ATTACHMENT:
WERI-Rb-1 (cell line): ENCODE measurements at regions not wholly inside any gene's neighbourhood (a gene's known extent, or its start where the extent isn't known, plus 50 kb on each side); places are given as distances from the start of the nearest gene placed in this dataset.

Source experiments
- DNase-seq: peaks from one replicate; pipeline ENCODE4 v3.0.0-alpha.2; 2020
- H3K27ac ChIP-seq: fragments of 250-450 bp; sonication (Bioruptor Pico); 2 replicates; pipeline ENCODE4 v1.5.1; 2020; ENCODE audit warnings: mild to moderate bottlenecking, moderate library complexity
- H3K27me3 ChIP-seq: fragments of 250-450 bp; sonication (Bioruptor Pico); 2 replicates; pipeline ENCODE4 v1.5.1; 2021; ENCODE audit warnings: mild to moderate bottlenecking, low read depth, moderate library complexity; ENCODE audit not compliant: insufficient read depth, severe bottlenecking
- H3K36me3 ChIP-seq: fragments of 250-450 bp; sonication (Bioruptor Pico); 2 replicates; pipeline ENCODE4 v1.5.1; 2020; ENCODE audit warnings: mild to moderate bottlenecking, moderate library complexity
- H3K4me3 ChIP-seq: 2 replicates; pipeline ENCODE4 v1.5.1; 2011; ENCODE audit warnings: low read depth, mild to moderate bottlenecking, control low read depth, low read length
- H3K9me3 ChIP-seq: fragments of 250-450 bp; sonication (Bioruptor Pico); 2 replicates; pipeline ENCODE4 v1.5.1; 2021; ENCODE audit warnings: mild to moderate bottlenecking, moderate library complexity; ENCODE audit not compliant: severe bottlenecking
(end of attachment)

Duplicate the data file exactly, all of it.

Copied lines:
WERI-Rb-1 (cell line): ENCODE measurements at regions not wholly inside any gene's neighbourhood (a gene's known extent, or its start where the extent isn't known, plus 50 kb on each side); places are given as distances from the start of the nearest gene placed in this dataset.

Source experiments
- DNase-seq: peaks from one replicate; pipeline ENCODE4 v3.0.0-alpha.2; 2020
- H3K27ac ChIP-seq: fragments of 250-450 bp; sonication (Bioruptor Pico); 2 replicates; pipeline ENCODE4 v1.5.1; 2020; ENCODE audit warnings: mild to moderate bottlenecking, moderate library complexity
- H3K27me3 ChIP-seq: fragments of 250-450 bp; sonication (Bioruptor Pico); 2 replicates; pipeline ENCODE4 v1.5.1; 2021; ENCODE audit warnings: mild to moderate bottlenecking, low read depth, moderate library complexity; ENCODE audit not compliant: insufficient read depth, severe bottlenecking
- H3K36me3 ChIP-seq: fragments of 250-450 bp; sonication (Bioruptor Pico); 2 replicates; pipeline ENCODE4 v1.5.1; 2020; ENCODE audit warnings: mild to moderate bottlenecking, moderate library complexity
- H3K4me3 ChIP-seq: 2 replicates; pipeline ENCODE4 v1.5.1; 2011; ENCODE audit warnings: low read depth, mild to moderate bottlenecking, control low read depth, low read length
- H3K9me3 ChIP-seq: fragments of 250-450 bp; sonication (Bioruptor Pico); 2 replicates; pipeline ENCODE4 v1.5.1; 2021; ENCODE audit warnings: mild to moderate bottlenecking, moderate library complexity; ENCODE audit not compliant: severe bottlenecking